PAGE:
Last year, employee ownership legal expert, Graeme Nuttall of Field Fisher Waterhouse was tasked by the UK Government to investigate the barriers facing employee ownership. He found three major problems that blocked wider take up of employee ownership across British business:
- Lack of awareness
- Lack of technical and financial support
- Real and perceived regulatory barriers
Whilst there are real barriers to be overcome to encourage more professional advisors and business owners to take the benefits of employee ownership seriously, more often than not the biggest issue is awareness of the approach in the first place.
Traditionally accountants and solicitors are the first point of call for owners looking to recapitalise their business or discuss their exit strategy. The business support network in Wales offers many areas of advice for business growth but rarely, if ever, mentions employee ownership as a growth strategy. If business advisors advocated the approach, our experience tells us that owners are often very open to the benefits available to them and to their employees.
Gill Wilde from Skye Instruments in Llandrindod Wells identifies three main benefits his firm has gained from employee ownership:
- Job security: no external shareholders can influence our direction. The success, or failure, is down to the employees.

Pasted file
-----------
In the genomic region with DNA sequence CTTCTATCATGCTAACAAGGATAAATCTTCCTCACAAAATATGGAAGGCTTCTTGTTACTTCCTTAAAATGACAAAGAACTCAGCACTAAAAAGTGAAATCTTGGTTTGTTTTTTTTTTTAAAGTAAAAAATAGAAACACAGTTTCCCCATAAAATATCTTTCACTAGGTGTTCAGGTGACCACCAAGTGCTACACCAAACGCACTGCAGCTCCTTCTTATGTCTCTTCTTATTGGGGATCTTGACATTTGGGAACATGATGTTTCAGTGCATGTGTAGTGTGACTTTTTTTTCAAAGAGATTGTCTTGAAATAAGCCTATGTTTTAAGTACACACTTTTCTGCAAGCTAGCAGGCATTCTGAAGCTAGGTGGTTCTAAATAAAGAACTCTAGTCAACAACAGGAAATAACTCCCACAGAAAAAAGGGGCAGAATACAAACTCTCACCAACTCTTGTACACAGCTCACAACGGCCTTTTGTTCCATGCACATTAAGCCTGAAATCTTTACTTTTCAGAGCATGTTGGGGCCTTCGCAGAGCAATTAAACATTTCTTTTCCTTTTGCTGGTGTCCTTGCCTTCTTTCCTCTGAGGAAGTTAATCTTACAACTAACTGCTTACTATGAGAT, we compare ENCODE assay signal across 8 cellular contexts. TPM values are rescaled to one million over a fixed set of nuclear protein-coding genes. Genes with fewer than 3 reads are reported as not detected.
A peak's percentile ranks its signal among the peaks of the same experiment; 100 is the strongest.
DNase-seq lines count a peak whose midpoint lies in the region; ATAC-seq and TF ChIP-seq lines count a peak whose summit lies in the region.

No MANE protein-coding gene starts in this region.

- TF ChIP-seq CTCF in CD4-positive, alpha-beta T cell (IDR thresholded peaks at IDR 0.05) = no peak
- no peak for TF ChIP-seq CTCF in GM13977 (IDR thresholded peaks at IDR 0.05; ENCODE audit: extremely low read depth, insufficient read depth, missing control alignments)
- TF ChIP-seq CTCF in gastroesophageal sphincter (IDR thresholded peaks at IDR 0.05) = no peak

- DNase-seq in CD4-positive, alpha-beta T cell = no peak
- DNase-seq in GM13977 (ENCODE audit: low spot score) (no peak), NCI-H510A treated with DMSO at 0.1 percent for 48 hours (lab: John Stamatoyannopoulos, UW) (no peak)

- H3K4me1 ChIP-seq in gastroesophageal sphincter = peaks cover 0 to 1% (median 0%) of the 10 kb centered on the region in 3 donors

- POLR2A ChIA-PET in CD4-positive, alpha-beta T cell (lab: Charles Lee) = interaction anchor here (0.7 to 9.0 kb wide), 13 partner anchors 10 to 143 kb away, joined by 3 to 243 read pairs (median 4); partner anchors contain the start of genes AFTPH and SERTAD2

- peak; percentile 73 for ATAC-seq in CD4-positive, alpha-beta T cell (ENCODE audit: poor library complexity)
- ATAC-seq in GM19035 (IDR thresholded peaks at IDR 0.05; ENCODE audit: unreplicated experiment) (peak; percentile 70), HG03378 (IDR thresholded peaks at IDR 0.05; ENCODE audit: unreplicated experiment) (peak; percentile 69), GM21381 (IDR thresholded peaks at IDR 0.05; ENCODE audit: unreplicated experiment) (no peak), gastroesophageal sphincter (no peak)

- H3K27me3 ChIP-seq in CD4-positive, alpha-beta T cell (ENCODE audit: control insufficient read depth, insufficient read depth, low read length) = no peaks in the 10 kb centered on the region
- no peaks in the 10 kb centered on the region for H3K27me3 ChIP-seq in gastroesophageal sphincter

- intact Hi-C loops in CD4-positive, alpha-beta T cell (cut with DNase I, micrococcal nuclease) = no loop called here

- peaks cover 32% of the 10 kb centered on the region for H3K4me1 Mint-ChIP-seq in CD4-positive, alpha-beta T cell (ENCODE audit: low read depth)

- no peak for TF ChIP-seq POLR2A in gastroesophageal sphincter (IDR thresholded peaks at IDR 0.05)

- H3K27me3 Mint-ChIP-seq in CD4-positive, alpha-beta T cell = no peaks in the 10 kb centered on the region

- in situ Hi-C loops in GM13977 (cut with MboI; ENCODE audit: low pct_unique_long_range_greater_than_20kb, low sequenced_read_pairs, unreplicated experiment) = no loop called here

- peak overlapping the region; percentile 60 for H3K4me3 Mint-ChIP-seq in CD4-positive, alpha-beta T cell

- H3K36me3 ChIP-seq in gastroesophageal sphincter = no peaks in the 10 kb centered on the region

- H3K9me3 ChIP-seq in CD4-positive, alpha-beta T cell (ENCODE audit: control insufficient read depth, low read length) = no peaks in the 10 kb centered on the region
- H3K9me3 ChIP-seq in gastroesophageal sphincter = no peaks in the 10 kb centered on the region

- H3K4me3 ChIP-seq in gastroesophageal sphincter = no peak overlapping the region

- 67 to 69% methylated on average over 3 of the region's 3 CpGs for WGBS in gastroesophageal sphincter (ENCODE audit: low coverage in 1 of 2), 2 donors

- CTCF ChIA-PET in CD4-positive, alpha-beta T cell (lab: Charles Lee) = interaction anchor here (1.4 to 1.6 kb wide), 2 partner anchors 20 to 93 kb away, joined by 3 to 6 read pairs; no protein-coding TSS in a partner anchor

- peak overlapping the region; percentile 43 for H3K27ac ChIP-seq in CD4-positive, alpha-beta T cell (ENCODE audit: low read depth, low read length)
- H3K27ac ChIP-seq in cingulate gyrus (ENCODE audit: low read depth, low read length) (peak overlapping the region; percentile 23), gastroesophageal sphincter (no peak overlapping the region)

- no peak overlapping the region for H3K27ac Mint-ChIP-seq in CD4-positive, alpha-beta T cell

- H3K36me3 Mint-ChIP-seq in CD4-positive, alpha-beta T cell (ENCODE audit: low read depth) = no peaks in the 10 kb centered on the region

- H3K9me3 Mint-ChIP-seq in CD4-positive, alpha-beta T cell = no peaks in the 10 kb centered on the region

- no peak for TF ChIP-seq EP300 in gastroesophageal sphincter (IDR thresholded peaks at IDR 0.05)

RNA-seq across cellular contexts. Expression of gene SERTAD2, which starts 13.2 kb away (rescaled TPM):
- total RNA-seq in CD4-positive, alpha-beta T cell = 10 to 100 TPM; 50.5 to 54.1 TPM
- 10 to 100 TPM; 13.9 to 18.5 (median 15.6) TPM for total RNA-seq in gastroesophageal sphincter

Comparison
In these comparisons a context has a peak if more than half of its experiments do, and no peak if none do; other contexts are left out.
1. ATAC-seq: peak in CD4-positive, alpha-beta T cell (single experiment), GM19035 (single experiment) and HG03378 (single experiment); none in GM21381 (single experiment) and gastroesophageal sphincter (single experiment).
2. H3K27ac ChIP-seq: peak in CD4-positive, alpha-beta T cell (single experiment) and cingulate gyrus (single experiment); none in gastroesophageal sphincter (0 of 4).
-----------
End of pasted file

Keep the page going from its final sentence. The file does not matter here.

- Financial: employees benefit from the firm’s profit sharing scheme so our employees benefit financially from our success.
- Employees have a voice: their views and suggestions are considered seriously and treated professionally, with all employees eligible to act as Trustees on the Employee Benefit Trust or as Directors in the company.
Allan Meek of SCS Group says:
“We use employee ownership as part of a toolkit for engagement of our employees which is part of our core business strategy and we believe a source of competitive advantage. It is hard to say how much this alone encourages people to go the extra mile, but it goes a long way to show employees that their opinions count”.
Employee ownership can also help ensure indigenous companies stay indigenous. As Gill Wilde explains:
“There are limited job opportunities in rural areas that aren’t connected to tourism and agriculture. Transferring the ownership of Skye Instruments to its employees enables a high tech business to remain and grow in the area and to be able to continue to offer specialist careers to future generations”.
Barry Wise agrees:
“We have seen other companies sell out and, as a result jobs and know-how have been lost in the locality. We are determined not to go that way. Employee ownership brings stability and control over our destiny”.
Employee ownership is recognised as a viable and sustainable succession solution in Wales. But we need to broadcast more widely that its benefits – increased engagement, increased profitability, reduced absenteeism – bring as real competitive advantages for businesses at whatever stage they are in their development.
Employee ownership is not new. John Lewis Partnership has been doing it very successfully for many years. It is time for more responsible and accountable models such as employee ownership to have a greater role in our economic recovery.